Ioan Slavici - Eminescu and Romanian language

«At the beginning, I pronounced words as they use to do it around Arad Vineyards. Eminescu got mad at me and said I was really hurting his eardrums by making such a mess out of the words. Anyway, he never became as angry and enraged as many grammarians of that time. In his opinion, the Moldavian version of the language contained the sweetest and richest sounds. But the letters we have got just cannot reproduce this. So, he was insisting upon Bucharest accent, especially the one spoken in Lucaci neighbourhood, for it was the easiest to be accurately imitated. However, he also liked everything peculiar, not only related to accents, but to ways of generally speaking. He simply eavesdropped when soldiers were talking. These people serving in Vienna had come from various corners of the Empire. He often asked them: Where do they speak like this?

So we concluded that the most suggestive language is spoken by Northern Romanians, from Suceava County to Campulung Moldovenesc, then from Nasaud to Salaj, where they use plenty of words of Latin origin, now forgotten in most of the other regions of the country. This is the very area where our regretted dead friend Simeon Marian Florian used to live. This is also the area where George Cosbuc came from. To Eminescu, anything unusual about the language was both interesting and somehow lovely. He used to ask all the time: Where do they talk like this? However, this was also what made him mock at those speaking as "they nowhere could utter". He often mentioned a so-called "gibberish talk" and this "gibberish" meant to him speaking as people did not do anywhere, including everything invented about the language as a result of temporary spurs, drawn up at once or made ignorantly enough. At that time, some persons (the same as today) used to say and even wrote "a glass with water", "having a hat above the head" or "I am going at Bucharest". Eminescu asked them again: Where do they talk like this? Then he went on laughing at them.

We are not meant to build up our language, but at least we should love it and respect those who made it as it is, so beautiful and wise as we have it now.

Even nowadays, many of our writers do not feel this way and simply "spit out the words at random". Some of them know how people speak in one region of Romania or another, but they have read neither the chroniclers, nor ecclesiastical books. Others are somehow better educated, but they have never lived among ordinary people and they feel no love for the Romanian language. Finally, a last type grew up under foreign influence or have been living within a limited suburb or among those even more limited "fashionable circles", so they got very familiar to that environment. There are just a few travelling along the path opened by Junimea (Youth Society) and, just like Eminescu, they are concerned with the whole inner life of the Romanian nation!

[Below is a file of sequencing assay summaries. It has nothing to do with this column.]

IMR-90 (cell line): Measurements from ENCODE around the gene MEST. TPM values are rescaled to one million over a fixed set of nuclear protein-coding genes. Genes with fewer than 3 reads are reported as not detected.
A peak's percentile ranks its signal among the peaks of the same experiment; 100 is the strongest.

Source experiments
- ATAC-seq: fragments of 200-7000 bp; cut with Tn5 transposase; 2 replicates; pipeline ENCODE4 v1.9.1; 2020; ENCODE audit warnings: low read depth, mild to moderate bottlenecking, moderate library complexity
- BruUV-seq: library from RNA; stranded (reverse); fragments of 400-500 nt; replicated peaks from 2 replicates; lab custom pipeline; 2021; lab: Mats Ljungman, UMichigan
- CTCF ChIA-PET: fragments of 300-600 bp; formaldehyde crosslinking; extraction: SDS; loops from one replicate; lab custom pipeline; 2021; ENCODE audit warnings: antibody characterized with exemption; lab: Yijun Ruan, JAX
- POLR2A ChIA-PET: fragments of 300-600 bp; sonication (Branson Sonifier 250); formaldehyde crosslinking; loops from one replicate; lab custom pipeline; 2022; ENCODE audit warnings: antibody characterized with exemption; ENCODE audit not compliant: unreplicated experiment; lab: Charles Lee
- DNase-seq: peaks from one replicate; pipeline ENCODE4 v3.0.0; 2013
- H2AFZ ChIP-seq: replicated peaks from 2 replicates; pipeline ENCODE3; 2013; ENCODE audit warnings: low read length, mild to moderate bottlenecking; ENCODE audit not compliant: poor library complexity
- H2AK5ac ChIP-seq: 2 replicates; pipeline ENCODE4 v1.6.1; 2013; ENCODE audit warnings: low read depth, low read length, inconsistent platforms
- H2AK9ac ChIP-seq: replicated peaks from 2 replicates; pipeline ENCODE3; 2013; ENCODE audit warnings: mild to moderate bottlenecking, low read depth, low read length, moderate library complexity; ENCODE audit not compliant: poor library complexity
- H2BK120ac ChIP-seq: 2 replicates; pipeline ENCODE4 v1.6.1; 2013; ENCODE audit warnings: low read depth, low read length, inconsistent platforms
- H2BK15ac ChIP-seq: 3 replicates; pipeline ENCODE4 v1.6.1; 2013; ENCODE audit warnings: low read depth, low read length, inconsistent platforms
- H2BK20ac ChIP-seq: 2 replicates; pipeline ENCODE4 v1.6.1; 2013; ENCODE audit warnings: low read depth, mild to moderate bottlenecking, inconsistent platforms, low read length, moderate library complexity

The ones pondering over every single word used in their work are even fewer and simply striving to lead themselves to perfection, the same as he did.

Eminescu spent every minute of his life working, because he never thought himself trained enough for what he intended to do. Out of his work, only a little part is left to us and, regarding this small amount, he considered most of his literary productions still unfinished. This is why he was so reluctant to publish them, and did it only at some other people's insistence.

It rarely happened to him to be quite satisfied with his writing. Generally, his discontent was not with the way he had written, but with expressing his thought. Now, really, it is not the right form, he said frowning. He was able to keep a manuscript hidden in his "fir-wood table", drawers for years. He could review forever what he had written or he could write the same thing many times over, because he considered that even the most beautiful icon is spoilt if there is a spot or an unfinished corner on it.

His demands of literary form were so strict, that he was never pleased with language, rhythm and rhymes as being perfectly correct and expressing the right feeling. He also stressed upon musicality of the language, pointing out that it should be built up so that even one unable to understand the words could reach the meaning.

For instance, in lines like

O, mother, darling mother, lost in time's formless haze
Amidst de leaves' sweet rustle you call my name always,

the sounds are gloomy and rough, while some other lyrics

Drowsy birds at even gliding,
Round about their nests alight,

they are soft and clear. On the contrary, some sounds are bronze-like:

That lofty Venice life is gone.

Achieving this perfection of artistic shape (which he fulfilled only in few of his poems) he had to grasp a total mastery of the language.

This actually meant a permanent toil for him, until the day when his work was abruptly put an end.»


(Translated by Junona Tutunea)


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